Housing

    

Finding a Place to Live in New Brunswick

Lower housing prices, an affordable cost of living, and short commutes to school and work are just some of the reasons why people love living in New Brunswick. As you start your search for a place to call your own, there are several things to think about and prepare so the place you choose fits your needs.


Choosing a Neighbourhood

When you’re searching for a home to buy or rent, you’ll want to think about location. Ask yourself how much space you’ll need, how you’ll get to work, how your kids will get to school, what services and amenities are nearby, and what type of neighbourhood you want to live in. You’ll also want to consider the cost of living in a neighbourhood as housing prices can vary greatly from city to city and even neighbourhood to neighbourhood. You will also want to consider if you want to live in a city or in the country.


Renting a Home

If you decide to rent an apartment or house, you’ll need money to pay your monthly rent, plus the additional costs of utilities (your heat, electricity, water, telephone, cable for television, and internet). You may also have to pay for a parking space. And you’ll need to pay a security deposit, which will be returned to you when you move out, if there is no significant damage to your rental unit at that time.

When you rent a home, you are protected by a contract between you and your landlord called a tenancy agreement or lease. This should be a written agreement that outlines the costs, length of commitment, and rules of renting.

As a renter, you have rights:
  • The landlord must repair and maintain the house or apartment and the large appliances such as the refrigerator or stove.
  • You cannot be asked to leave if you’re meeting your responsibilities.
  • Your rent cannot be increased without giving you notice of two to three months. If you receive notice that the rent is going to be increased, you may move prior to the increase starting if you write to your landlord.
As a renter you also have certain responsibilities:
  • You must pay all your rent and pay it on time according to your lease.
  • You must keep the space you’re renting clean and not damage it.
  • If you want to paint or make big changes, you must talk to your landlord first.
  • You must be considerate of other renters. This means not leaving toys or bicycles in shared areas such as hallways and not being noisy, especially at night.

If you have any questions or if you feel you are being treated unfairly, contact your local Residential Tenancies Tribunal:

Toll-free: 1-888-762-8600

Website: www.snb.ca/irent

Renting is a smart first step when arriving in New Brunswick because it doesn’t take as long to move in and get settled compared to buying a home.


Buying a Home

When you’re ready to buy a home, you’ll need to start looking at homes for sale. You can find homes for sale online, and/or use a real estate agent. (Agents are listed in your telephone directory and run ads in local newspapers.) Your bank or financial institution will also offer guidance throughout the buying process.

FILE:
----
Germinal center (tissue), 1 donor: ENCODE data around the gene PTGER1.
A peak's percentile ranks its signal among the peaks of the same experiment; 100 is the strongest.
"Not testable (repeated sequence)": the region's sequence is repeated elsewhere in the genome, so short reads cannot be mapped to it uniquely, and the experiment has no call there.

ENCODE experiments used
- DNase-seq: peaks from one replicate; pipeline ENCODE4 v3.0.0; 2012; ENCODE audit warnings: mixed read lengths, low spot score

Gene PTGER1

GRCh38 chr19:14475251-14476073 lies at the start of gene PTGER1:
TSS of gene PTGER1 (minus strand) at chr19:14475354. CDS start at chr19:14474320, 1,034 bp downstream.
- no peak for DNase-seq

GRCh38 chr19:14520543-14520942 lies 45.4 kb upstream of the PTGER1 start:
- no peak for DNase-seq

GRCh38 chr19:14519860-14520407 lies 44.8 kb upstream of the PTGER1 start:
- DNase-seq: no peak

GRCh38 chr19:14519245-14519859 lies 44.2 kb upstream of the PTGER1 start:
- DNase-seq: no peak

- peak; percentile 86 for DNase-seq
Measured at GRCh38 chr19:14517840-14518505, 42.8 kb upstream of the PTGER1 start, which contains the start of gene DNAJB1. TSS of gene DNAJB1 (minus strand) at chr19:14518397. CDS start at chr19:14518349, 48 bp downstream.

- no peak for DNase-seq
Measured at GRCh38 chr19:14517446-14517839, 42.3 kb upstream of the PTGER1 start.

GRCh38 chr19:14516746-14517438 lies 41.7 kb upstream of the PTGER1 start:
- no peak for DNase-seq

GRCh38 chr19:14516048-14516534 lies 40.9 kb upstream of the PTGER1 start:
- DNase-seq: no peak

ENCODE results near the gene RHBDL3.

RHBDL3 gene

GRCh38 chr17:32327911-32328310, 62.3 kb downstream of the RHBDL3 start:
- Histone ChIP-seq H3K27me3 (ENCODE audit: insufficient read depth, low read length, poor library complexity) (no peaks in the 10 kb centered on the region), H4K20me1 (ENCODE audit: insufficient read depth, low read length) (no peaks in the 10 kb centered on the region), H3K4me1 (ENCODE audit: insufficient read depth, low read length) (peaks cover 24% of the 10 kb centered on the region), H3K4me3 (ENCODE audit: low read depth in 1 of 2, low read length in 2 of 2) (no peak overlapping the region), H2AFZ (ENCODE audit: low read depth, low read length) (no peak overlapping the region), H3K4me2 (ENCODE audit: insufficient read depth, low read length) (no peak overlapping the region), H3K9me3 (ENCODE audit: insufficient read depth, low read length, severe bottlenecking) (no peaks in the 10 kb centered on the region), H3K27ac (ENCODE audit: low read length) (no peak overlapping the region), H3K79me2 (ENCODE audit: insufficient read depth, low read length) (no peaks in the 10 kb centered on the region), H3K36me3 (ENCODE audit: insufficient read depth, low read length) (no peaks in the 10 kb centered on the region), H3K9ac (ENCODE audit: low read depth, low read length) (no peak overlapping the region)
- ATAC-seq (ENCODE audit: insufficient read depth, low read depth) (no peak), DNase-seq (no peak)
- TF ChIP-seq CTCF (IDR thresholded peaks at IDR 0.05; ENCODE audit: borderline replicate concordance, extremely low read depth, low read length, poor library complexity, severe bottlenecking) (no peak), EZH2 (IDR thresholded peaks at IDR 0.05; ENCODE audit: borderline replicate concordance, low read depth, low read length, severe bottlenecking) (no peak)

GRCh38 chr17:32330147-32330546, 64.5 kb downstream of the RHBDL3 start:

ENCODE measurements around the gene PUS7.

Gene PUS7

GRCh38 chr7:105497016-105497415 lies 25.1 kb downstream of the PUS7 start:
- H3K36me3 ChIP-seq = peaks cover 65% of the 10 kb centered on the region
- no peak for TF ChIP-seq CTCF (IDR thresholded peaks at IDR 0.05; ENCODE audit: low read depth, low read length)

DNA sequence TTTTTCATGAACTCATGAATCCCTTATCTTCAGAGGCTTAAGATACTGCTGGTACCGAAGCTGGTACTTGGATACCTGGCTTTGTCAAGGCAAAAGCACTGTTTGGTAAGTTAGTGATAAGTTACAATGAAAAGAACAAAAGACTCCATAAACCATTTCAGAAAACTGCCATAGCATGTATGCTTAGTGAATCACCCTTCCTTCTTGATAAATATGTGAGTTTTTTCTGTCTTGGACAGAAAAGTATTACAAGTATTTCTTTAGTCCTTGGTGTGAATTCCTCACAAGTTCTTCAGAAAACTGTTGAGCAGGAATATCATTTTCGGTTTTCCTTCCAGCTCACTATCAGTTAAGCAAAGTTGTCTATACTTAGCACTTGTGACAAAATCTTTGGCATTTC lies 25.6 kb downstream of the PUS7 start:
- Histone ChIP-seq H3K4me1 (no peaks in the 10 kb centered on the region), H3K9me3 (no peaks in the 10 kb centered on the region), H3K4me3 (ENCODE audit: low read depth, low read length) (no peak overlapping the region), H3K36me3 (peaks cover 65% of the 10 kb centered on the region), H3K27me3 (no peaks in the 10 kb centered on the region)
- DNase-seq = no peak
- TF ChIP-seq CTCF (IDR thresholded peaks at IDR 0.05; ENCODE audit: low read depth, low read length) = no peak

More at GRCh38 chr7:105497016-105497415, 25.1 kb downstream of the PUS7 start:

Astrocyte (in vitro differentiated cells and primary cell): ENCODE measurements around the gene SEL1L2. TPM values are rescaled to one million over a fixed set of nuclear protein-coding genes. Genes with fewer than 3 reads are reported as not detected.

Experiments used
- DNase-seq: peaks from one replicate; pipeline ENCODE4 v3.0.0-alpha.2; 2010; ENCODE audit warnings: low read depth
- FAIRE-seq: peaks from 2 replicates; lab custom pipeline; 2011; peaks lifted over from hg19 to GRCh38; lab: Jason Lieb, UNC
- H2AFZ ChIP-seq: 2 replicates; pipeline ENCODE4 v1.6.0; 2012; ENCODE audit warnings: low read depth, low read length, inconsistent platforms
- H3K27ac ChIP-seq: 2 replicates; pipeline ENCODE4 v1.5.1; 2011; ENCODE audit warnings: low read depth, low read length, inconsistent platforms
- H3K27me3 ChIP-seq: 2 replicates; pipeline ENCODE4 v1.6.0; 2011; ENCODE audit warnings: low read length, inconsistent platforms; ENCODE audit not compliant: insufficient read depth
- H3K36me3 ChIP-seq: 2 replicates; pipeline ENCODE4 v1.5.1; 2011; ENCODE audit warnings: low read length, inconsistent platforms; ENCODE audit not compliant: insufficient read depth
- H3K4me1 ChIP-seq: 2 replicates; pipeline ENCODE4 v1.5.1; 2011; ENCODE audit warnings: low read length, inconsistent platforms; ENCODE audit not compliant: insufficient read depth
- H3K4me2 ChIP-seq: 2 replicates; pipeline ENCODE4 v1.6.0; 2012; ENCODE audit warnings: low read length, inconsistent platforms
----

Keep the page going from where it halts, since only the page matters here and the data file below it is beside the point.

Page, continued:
Before you look for a house, you should visit your bank. Banks that provide mortgages can give you a letter of pre-approval. This means that they’re willing to lend you a specific amount of money at a specific rate of interest.

How Pre-Approvals Work

The bank looks at your income, debts, and credit to figure out what you can afford. The bank then offers to pre-approve a mortgage. Pre-approvals only last for a certain amount of time, usually three to four months.

Bank Assessment Criteria

Banks will look at all your monthly payments to calculate how much they’re willing to loan you to buy your home. These are some of the guidelines bank staff use to make their decision:

  • Up to 32% of your income can be used for paying your housing costs (mortgage, property tax, heating costs, and condominium fees).
  • Up to 40% of your income can be used to pay for your housing costs and your other debts (car payments, loans, credit cards, and court-ordered payments).
  • If you’re a permanent full-time employee (not on probation), you need to have been at your job for at least three months.
  • If you’re a part-time employee or self-employed (own your own business or work as an independent contractor), you need to have been at your job for two to three years.
  • The total time to pay back the mortgage cannot be more than 35 years.

These are general rules that most banks follow, but some will make exceptions.

Down Payment and Mortgage Insurance

A down payment is the money you pay when you buy your home. You must make a down payment of at least 5% of the total cost of your home. If you have no history of credit, the bank will require a 40% down payment. Most down payments are between 5% to 50% of the price of your home. You may negotiate this amount with your bank. If your down payment is lower than 20%, you’ll have to pay a premium one-time insurance fee to Canadian Mortgage and Housing Corporation (CMHC), so the bank is protected. It’s mandatory and the less your down payment, the higher the mortgage payment.